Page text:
|dc.description.abstract||This thesis examines the evolution and activity of fife and drum bands in Limerick city between 1840 and 1935. The topic was chosen because of the author’s involvement in St Mary’s Fife and Drum Band since 1976 and because of the cultural and social contribution the bands have made to the life of Limerick city, a subject with is virtually unexplored up to now.
The stages of the development of the bands are discussed over a period of 95 years, from their foundation in the temperance movement of the 1840s, the period of O’Connell, to Parnell and on to the formation of the Free State. The changes in instrumentation, uniforms, accommodation and organisational ability is discussed, and how this has developed over the decades. Equally important is the growing political involvement of the bands, especially from the second half of the nineteenth century until they abandoned politics in 1935.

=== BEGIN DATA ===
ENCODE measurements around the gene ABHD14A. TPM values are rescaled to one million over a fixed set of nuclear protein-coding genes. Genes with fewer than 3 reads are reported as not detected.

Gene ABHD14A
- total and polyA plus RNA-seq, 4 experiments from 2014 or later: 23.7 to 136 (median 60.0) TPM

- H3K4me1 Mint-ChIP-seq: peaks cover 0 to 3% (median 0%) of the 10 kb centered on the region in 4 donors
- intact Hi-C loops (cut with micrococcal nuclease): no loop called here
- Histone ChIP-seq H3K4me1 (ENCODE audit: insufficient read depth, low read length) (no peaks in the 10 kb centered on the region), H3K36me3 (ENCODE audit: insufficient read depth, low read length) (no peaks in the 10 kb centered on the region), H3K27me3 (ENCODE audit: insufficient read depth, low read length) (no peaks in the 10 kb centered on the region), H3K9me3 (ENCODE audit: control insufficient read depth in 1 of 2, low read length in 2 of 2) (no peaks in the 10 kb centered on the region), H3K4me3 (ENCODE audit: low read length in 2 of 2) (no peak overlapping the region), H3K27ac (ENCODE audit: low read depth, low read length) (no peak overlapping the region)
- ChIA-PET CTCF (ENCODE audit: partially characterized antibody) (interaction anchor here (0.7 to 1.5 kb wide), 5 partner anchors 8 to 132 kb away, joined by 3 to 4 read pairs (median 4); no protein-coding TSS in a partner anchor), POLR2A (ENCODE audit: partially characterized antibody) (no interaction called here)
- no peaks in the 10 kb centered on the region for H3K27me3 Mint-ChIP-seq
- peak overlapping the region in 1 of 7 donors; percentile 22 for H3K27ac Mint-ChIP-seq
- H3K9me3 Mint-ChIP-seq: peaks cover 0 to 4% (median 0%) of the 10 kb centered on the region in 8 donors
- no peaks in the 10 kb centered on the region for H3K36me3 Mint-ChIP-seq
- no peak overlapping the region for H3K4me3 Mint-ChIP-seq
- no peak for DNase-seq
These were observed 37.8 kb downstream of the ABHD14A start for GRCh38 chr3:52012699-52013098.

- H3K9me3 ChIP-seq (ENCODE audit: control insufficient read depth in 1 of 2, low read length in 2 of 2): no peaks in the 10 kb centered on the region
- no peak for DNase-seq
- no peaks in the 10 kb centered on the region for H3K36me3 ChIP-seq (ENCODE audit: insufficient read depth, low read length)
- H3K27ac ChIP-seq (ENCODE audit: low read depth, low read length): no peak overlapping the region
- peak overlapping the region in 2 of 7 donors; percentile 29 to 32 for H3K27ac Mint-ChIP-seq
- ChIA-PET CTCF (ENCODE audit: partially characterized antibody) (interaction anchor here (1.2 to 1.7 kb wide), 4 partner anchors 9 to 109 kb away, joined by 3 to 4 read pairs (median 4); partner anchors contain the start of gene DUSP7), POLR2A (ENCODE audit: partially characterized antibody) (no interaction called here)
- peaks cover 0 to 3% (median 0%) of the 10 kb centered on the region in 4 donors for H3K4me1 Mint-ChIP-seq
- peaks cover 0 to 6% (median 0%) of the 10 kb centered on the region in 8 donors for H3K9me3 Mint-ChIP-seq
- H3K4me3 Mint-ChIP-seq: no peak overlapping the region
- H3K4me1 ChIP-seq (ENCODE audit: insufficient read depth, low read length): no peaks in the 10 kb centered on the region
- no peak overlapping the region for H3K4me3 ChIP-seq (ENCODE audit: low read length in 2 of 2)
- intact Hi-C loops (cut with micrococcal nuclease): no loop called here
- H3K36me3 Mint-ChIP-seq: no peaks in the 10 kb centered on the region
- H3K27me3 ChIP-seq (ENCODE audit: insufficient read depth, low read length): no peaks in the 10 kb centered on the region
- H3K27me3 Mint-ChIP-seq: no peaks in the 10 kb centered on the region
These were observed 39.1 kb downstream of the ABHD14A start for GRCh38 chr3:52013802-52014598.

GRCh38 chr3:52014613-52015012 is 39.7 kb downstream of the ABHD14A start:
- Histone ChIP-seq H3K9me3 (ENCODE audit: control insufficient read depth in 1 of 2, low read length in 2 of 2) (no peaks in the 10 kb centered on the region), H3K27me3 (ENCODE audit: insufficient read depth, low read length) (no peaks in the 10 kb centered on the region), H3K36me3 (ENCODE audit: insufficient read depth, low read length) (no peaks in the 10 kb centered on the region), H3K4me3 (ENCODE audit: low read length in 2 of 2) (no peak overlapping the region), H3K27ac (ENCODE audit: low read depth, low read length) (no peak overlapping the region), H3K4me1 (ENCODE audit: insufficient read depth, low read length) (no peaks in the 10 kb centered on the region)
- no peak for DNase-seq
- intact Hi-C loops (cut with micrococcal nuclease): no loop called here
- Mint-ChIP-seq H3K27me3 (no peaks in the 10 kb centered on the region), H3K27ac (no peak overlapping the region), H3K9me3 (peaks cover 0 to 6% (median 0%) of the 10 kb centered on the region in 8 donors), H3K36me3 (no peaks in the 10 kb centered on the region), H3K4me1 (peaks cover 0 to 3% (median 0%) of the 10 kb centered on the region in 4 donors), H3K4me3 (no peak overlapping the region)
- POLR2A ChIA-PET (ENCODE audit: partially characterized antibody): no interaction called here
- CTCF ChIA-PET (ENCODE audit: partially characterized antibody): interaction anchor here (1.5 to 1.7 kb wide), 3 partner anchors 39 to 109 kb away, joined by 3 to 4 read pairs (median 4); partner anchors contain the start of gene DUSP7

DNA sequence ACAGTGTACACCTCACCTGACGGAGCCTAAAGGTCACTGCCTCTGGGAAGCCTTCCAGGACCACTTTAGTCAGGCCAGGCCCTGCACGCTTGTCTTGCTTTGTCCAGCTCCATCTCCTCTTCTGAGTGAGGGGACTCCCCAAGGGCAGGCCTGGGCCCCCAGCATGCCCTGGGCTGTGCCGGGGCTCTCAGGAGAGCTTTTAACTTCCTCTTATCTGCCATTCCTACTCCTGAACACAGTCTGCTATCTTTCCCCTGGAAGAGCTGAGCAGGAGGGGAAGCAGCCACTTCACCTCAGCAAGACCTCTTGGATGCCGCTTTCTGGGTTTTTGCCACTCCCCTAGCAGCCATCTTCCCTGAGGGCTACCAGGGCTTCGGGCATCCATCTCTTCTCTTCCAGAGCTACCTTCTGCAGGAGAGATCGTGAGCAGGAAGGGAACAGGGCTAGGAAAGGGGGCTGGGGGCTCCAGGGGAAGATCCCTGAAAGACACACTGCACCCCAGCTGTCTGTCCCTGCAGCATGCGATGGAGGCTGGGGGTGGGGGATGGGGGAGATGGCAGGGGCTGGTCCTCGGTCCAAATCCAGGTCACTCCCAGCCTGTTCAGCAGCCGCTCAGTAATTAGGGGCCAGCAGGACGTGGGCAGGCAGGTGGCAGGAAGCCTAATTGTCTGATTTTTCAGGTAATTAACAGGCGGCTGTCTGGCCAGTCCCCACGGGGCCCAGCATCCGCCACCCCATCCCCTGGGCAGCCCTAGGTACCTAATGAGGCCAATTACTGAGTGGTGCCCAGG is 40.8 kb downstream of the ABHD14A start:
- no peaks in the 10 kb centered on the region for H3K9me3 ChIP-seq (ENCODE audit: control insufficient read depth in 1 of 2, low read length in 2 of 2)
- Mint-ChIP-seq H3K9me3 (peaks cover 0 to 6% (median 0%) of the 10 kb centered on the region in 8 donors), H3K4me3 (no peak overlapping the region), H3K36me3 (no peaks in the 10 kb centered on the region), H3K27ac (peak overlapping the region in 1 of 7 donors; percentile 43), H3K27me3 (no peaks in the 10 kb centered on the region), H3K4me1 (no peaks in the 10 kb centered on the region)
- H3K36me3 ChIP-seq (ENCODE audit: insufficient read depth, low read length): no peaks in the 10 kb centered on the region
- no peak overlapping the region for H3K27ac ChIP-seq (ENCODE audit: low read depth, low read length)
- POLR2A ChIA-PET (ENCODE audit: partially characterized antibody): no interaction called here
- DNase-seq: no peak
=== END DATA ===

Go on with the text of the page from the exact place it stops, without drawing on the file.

The sources used are mainly newspapers, local and national, as the only band records are those of St Mary’s Band, which are very valuable in this thesis as they survive from 1922. Oral interviews, while pertaining mostly to the period after 1935, provide some valuable evidence, given as it is by people who have long experience of the fife and drum tradition in Limerick. The pride and passion involved in playing and supporting these bands, especially in discussion of competition and of past members is very evident in both the oral and documentary sources, and this alone is justification for the study.||en_US